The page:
International Policy Digest

Johnny Vaet Nordskog
Health /15 Jan 2020

The Lomé Initiative and Addressing the False Medicines Epidemic Sweeping Across Africa

Tell our readers about the Lomé Initiative and the motivations behind it?

The Lomé Initiative is to be a landmark agreement that will be signed by the presidents of the Republics of Congo, Ghana, Gambia, Niger, Senegal, Togo, and Uganda respectively at a summit to be held in Lomé, Togo on January 17th, 2020.

These leaders from across the continent of Africa will come together to commit their respective governments to introduce legislation specifically targeted at criminalizing the trafficking and distribution of falsified medicines and to impose stringent penalties on what has been, up until now, considered largely to be a civil or misdemeanor offence. This is far from the case, as I shall explain.

Furthermore, the framework agreed in Lomé will establish African intergovernmental mechanisms for improving coordination in the fight against the trafficking of false medicines for years to come.

This initiative was developed and spearheaded by the Brazzaville Foundation, an independent, non-profit organisation which aims to help Africans take the lead in addressing some of the key economic and environmental concerns facing the continent; not theorizing about those challenges but putting in place practical initiatives which can bring about real change.

Make no mistake – the trafficking of fake medicines has been a blind spot in many criminal justice systems in Africa despite harming millions of people and costing hundreds of thousands of lives every year. It also funding a growing black-market industry with international ramifications. It is estimated that just $1,000 invested into the trafficking of substandard and/or falsified medicines can yield as much as $500,000 in profit. In the process of safeguarding the lives of African families, this initiative will address this major source of financing for organized crime and even terrorist activity.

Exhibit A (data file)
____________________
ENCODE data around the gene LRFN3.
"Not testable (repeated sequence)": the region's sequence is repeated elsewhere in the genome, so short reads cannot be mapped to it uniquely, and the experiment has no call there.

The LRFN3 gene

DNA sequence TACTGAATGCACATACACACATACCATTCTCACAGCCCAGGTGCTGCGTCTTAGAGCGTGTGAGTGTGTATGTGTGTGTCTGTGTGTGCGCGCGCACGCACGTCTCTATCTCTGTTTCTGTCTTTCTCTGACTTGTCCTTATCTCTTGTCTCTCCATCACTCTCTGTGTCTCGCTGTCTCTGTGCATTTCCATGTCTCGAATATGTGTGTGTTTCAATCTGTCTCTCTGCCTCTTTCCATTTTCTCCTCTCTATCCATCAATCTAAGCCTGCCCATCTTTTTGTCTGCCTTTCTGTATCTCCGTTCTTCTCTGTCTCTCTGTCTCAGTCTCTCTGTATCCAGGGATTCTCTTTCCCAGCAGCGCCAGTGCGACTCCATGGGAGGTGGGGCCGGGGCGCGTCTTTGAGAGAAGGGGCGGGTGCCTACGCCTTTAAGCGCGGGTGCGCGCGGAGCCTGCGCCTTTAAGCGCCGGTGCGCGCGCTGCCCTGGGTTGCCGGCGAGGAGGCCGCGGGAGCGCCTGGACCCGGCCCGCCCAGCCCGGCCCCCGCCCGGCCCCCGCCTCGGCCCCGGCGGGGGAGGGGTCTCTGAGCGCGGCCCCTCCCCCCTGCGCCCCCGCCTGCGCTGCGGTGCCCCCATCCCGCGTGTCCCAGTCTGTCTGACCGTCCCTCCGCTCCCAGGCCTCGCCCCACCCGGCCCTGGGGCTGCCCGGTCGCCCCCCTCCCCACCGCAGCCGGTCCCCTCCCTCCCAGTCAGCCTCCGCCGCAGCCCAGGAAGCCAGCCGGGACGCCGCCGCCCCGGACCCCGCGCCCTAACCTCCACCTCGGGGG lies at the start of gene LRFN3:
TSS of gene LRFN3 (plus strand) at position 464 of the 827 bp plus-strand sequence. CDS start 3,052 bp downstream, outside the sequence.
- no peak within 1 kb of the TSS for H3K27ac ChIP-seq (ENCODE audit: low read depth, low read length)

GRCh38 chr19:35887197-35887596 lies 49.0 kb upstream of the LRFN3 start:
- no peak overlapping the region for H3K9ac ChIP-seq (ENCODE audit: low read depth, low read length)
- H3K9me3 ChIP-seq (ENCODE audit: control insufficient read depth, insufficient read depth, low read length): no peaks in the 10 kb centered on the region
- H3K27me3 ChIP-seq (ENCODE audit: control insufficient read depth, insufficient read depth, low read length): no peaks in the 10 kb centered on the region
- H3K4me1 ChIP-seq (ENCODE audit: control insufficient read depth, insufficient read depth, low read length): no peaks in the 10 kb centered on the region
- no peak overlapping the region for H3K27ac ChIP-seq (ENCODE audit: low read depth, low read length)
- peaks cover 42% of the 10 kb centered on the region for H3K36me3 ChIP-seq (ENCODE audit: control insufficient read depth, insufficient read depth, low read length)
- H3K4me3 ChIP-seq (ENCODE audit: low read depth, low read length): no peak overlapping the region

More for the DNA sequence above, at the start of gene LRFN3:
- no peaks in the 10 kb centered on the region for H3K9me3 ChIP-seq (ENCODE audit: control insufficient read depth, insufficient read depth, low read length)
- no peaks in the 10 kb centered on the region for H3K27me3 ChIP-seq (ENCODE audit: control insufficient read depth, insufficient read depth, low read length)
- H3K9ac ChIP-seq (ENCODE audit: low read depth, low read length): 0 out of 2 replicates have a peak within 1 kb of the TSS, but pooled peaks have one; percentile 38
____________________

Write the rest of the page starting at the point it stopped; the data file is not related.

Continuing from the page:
The agreement to be signed in Togo, which we hope many other African heads of state will join, is not only aimed at disrupting the trafficking networks of falsified medicines but should be seen as the first step towards a much larger goal of making sure all African citizens have access to safe and effective medicines that they and their families can rely on.

Our Foundation will help with the implementation of this initiative, starting with the conduct of an audit to establish where the gaps in existing legislation exist and will be offering ongoing advice and support.

We believe it is in our hands to create lasting change, and we look forward to a productive summit.

You talk about the need for building a coalition that goes beyond the five countries represented in Lomé. Are you suggesting that the trafficking of false medicines has developed into a pan-African epidemic?

It is estimated that each year the trafficking of fake medicines kills 122,000 children under five in sub-Saharan Africa. There is no question the trafficking of substandard to false medicines has reached epidemic levels.

Pictured: Jean-Yves Ollivier.

At present, the estimated illegal market for substandard and falsified medicines has been valued at $200 billion, comprising nearly 15% of the global pharmaceutical market. The World Health Organization (WHO) estimates that substandard and falsified medicines make up an average of roughly 10% of the supply of medicines and medical products in low- and middle-income countries throughout the world, but the position is most acute in Africa where that figure can reach 60% in some countries.

The lack of the right criminal legislation and problems over enforcement, including but not limited to intra-African collaboration at major borders, have enabled the trafficking of falsified medicines to spread across the continent, with the traffickers using the same routes and the same techniques as the smugglers of arms, drugs, and people.